US President Barack Obama. Picture: AFP
US economic growth slowed sharply to 2.2% in the first quarter of the year, official data showed on Friday, a reading that will rekindle fears that the economy is headed for another spring stumble.
The broadest gauge of the world's largest economy, the data will give economists, policymakers and investors a sense that the recovery is airborne, but not gaining much altitude.
Gross domestic product (GDP) growth had hit 3.0 percent in the final quarter of 2011.
"The US economy is clearly expanding, but just as clearly it's expanding at a rate that is too slow to put reliable, significant downward pressure on joblessness," said Josh Bivens of the Economic Policy Institute.
US unemployment currently stands at 8.2 percent.
Ahead of Friday, data showing weak orders for long-lasting goods and a jump in shipping sent mixed messages about growth.
In the end the figures showed imports increased and government spending was down, both drags on the economy. Lower government spending alone shaved 0.6 points of the GDP total.
Economists' predictions about the figure had been as mixed as their views about the recovery itself.
Macroeconomic Advisors, which runs one of the most widely respected economic models, predicted that growth was close to 3.2 percent in the quarter.
Meanwhile economists at Mizuho, a global bank based in Japan predicted a 2.5 percent rate, in line with the Wall Street consensus.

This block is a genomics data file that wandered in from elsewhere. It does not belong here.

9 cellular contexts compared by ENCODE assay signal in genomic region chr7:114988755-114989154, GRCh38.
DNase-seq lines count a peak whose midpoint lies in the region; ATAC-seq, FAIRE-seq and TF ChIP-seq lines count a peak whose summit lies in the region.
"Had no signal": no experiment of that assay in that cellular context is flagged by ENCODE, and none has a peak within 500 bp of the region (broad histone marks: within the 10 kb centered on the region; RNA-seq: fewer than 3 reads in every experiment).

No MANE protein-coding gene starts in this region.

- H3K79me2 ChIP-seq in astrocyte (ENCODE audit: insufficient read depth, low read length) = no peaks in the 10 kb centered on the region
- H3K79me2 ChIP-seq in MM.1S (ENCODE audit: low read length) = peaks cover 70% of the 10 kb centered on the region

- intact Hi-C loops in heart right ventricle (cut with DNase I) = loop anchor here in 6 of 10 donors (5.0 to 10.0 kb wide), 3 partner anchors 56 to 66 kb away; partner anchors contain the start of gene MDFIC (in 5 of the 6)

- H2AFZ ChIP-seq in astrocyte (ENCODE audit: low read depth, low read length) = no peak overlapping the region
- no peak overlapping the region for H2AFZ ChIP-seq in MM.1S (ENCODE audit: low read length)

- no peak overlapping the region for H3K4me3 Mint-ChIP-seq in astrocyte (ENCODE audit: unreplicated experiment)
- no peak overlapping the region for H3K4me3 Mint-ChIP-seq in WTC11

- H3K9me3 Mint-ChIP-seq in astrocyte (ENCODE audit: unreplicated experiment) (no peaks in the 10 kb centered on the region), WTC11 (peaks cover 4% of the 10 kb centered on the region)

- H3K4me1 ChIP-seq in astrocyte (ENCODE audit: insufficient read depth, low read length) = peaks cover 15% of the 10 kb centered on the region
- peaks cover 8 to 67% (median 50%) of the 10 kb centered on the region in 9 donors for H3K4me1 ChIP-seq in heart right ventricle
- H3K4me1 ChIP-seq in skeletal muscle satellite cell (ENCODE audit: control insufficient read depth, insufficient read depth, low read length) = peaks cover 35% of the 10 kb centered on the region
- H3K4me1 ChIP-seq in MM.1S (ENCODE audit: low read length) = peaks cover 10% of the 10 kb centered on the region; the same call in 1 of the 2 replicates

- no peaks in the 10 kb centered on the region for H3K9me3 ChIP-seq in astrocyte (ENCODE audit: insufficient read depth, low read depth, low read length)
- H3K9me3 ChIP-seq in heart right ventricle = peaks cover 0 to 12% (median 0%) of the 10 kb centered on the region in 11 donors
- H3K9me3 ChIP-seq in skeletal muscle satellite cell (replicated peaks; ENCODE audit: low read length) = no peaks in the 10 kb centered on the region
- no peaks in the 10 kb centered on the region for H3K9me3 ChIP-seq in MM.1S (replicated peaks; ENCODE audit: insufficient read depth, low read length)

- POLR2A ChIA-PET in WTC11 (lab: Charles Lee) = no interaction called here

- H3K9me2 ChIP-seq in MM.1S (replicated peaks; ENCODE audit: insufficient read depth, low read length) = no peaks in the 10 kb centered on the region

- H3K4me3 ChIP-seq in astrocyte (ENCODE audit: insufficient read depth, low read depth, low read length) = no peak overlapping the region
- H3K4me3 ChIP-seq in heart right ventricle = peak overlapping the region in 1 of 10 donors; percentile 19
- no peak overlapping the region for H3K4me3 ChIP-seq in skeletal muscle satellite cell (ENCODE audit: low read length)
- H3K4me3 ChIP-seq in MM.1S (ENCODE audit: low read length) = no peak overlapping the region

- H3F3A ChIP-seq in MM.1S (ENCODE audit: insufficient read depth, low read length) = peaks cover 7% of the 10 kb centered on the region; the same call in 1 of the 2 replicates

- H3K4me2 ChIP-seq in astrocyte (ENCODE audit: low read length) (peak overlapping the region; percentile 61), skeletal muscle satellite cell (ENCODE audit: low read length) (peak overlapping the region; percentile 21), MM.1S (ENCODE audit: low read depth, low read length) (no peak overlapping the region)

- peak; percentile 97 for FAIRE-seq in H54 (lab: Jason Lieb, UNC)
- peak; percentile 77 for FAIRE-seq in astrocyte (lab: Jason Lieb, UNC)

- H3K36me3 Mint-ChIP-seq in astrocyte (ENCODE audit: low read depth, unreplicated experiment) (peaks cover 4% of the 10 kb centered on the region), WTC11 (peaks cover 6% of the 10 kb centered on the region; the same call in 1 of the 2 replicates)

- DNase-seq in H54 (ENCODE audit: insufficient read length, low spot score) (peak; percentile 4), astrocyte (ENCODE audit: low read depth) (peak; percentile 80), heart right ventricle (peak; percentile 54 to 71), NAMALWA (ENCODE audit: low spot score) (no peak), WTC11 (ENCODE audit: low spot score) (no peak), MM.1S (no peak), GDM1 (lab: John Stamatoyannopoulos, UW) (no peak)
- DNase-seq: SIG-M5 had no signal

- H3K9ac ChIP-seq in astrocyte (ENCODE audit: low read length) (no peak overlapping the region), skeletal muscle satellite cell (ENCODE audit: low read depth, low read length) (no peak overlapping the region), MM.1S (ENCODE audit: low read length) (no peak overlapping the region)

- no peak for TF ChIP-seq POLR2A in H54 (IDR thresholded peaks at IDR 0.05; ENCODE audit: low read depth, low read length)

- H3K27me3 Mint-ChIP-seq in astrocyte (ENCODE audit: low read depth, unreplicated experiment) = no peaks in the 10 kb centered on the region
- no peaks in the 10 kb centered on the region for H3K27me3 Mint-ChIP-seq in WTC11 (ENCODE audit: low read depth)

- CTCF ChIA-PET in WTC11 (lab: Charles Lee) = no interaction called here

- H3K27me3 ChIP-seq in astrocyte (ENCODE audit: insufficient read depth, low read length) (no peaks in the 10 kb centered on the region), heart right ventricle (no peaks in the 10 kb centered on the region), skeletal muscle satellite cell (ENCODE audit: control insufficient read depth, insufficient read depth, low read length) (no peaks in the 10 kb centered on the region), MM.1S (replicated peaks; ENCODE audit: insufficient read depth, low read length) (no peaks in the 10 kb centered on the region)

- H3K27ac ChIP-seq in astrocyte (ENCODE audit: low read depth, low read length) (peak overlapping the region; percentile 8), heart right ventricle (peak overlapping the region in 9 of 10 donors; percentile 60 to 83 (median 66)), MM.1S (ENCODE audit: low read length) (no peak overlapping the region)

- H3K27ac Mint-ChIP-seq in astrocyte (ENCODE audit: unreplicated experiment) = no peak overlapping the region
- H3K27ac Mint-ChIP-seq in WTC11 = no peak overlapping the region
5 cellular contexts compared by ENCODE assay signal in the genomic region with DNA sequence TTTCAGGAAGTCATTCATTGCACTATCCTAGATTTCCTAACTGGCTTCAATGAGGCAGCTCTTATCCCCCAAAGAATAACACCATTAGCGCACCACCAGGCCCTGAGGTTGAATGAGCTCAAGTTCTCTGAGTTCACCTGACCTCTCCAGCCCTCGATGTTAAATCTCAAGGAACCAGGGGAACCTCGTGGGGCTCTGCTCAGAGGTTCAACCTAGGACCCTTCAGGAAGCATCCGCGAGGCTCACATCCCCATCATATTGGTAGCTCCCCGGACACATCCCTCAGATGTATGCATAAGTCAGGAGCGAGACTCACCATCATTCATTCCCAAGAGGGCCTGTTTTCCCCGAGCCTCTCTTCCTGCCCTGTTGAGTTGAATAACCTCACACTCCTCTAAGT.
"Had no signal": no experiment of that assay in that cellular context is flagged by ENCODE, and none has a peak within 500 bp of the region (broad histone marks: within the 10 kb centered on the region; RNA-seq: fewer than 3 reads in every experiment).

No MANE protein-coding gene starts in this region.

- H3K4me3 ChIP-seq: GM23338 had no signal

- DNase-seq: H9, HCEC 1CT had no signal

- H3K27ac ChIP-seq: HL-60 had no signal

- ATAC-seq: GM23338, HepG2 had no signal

The figures will help frame the crucial first steps of a general election race between President Barack Obama and Republican Mitt Romney that could hinge on voters' notions about the economy.
Released just as an economy-soaked battle for the presidency is joined, the GDP data is likely to color the opening exchanges of both general election campaigns.
Half of all US voters say the economy will be the single biggest issue in November.
While both sides are sure to spin the figure to suit their needs, it will likely be seen as a setback for Obama.
If growth had fallen under two percent, Obama's campaign would have faced a body blow. Similarly anything approaching three percent would have given him a shot in the arm and an opportunity to convince voters the recovery is firmly on track.
Yet Friday's data alone will not decide who wins the White House in November.
In the past, GDP growth has been an awful gauge of electoral fortunes. Dwight Eisenhower won reelection by a landslide with two percent growth, while Richard Nixon turfed out the Democrats with growth close to five percent.
The Commerce Department figures are annualised and incomplete. They are often subject to substantial revision.